A price guarantee is usually made when a company wants to convey that their product will cost the same, or less, than the exact item sold someplace else. Often this provides for a cash refund of the difference, if the same item is found at another store for a lesser price. A business usually advertises this offer to help the consumer feel confident that they are not paying too much.

SmartCapitalMind is dedicated to providing accurate and trustworthy information. We carefully select reputable sources and employ a rigorous fact-checking process to maintain the highest standards. To learn more about our commitment to accuracy, read our editorial process.
Discussion Comments
By golf07 — On Aug 13, 2011

I have had a lot of service guarantees over the years. Sometimes they have paid for themselves and other times I have never used them. I look at them like an insurance policy. If you need to use it, you are glad you have it.

A service guarantee that I will always have is a car warranty. The cost of car repairs is so expensive and even taking it in to get a diagnosis can put you back.

I used to worry about how I would pay for expensive repairs if my car broke down. The warranty that I purchased with the car I have now paid for itself in the first few months.

As long as I keep up with standard maintenance, I have never had any problems with using my warranty. The guarantee I have also provides me with a rental car while my car is being repaired, so I don't have to worry about how I am going to get back and forth to work.

By bagley79 — On Aug 12, 2011

Whenever I buy a new computer, I always purchase the service guarantee. Most of them come with a one year warranty, but since I keep my computer for longer than a year, I like to know that I am covered if anything goes wrong.

Most of the time, I have used my service guarantee at least once during the years it is valid. A couple of times they have come to my house and made the repairs and I didn't even have to take my computer in.

The peace of mind that comes with the guarantee is worth the extra price for me. The worst part about using it is the time while it is being repaired and you don't have a computer.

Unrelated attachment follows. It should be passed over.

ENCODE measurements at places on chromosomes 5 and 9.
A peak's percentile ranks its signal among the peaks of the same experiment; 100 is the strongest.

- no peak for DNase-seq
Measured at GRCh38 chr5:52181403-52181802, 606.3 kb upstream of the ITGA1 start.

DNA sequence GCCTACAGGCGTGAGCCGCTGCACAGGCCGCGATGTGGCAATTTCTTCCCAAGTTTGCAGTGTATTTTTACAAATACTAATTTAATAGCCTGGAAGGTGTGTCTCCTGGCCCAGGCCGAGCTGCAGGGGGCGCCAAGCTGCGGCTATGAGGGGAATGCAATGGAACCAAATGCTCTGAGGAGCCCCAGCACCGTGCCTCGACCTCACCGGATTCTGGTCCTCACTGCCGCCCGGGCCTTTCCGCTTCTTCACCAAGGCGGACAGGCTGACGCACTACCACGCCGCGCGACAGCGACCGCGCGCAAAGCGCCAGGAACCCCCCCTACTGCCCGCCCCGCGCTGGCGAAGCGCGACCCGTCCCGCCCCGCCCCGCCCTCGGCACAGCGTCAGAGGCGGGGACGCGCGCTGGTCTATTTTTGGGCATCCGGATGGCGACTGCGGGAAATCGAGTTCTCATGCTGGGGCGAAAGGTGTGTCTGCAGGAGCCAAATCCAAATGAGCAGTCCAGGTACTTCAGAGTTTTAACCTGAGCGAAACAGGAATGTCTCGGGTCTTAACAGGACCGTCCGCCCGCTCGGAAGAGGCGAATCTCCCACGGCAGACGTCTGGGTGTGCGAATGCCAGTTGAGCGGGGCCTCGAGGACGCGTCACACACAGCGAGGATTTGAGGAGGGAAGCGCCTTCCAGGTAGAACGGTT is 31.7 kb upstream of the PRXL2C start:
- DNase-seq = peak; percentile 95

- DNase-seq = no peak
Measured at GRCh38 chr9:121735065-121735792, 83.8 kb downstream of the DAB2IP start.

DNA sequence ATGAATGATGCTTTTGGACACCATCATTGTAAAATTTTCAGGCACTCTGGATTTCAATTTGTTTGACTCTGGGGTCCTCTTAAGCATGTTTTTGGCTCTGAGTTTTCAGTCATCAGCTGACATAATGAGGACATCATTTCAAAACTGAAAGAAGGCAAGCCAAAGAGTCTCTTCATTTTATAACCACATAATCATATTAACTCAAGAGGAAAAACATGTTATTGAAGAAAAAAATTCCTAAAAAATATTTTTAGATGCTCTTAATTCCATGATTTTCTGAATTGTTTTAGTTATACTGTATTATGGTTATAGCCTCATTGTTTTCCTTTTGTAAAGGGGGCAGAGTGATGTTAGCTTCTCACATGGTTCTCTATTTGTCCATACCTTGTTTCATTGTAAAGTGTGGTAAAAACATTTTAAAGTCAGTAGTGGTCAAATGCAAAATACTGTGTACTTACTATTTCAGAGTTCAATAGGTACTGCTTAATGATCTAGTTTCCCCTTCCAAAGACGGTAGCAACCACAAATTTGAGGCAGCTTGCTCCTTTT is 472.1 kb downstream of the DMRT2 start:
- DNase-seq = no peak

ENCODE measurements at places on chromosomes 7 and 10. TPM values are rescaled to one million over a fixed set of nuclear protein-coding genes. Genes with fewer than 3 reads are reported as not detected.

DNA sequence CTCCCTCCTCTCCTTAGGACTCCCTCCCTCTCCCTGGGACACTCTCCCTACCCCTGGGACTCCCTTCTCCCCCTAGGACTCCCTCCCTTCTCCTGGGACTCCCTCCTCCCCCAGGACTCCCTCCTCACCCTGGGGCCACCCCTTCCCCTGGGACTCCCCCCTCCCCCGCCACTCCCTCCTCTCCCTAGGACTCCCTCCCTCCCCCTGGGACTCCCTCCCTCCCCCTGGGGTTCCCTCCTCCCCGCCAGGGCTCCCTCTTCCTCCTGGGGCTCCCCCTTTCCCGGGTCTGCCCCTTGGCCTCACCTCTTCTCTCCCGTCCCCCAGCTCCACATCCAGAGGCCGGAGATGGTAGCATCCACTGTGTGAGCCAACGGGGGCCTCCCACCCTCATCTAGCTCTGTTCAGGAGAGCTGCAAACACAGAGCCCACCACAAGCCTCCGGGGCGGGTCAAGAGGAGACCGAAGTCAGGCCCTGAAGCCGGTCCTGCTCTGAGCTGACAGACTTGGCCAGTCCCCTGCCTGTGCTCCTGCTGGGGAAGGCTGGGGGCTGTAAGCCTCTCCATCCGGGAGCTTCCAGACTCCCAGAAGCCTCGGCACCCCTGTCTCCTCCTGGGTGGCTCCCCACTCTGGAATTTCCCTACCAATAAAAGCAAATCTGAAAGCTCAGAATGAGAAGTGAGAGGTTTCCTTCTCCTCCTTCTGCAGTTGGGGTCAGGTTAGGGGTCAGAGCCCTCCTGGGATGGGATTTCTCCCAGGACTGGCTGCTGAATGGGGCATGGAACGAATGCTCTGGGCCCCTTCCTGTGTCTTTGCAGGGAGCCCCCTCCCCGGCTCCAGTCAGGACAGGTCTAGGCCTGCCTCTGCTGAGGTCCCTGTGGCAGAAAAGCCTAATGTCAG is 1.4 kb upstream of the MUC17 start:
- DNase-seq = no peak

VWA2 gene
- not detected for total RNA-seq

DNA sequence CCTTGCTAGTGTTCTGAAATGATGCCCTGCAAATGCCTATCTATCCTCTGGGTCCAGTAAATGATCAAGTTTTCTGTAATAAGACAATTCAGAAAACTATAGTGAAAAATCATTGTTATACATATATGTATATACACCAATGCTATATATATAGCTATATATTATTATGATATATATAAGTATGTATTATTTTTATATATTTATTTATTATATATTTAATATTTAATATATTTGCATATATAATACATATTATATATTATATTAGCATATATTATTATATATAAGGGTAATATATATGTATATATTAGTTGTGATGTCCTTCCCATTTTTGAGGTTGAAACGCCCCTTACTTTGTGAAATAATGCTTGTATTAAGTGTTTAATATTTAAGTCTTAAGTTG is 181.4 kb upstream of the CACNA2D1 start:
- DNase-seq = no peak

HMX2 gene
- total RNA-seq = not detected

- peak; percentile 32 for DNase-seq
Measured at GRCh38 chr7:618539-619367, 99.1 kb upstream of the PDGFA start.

By manykitties2 — On Aug 12, 2011

Some of my favorite businesses to deal with offer really good service guarantees. I usually have to take my clothing into a shop for tailoring and they guarantee that it will fit me perfectly or it is free of charge.

Another great example is my local pizza place which actually matches any coupon that you bring into them and gives you an additional 10% discount. Their service guarantee is you get the best pizza for the best price, and with a coupon policy like theirs it really is impossible to find a better deal. I suppose because they are so small and have so many regulars that anyone trying to cheat the system doesn't even make it through the door.

By drtroubles — On Aug 12, 2011

I never buy anything expensive without a service guarantee because you never know what will go wrong, even with new products. Generally I look for service guarantees that offers free regular maintenance for the first year and of course, full replacement if if something goes wrong in those initial few months.

For my computer I had a service guarantee that was voided if I made any modifications to my system. So you really have to be careful and make sure that you don't do something that will make all your precautions worthless. Another good example of this is with cellphones. If you jailbreak then you can forget about your service guarantee.

SmartCapitalMind, in your inbox

Our latest articles, guides, and more, delivered daily.

SmartCapitalMind, in your inbox

Our latest articles, guides, and more, delivered daily.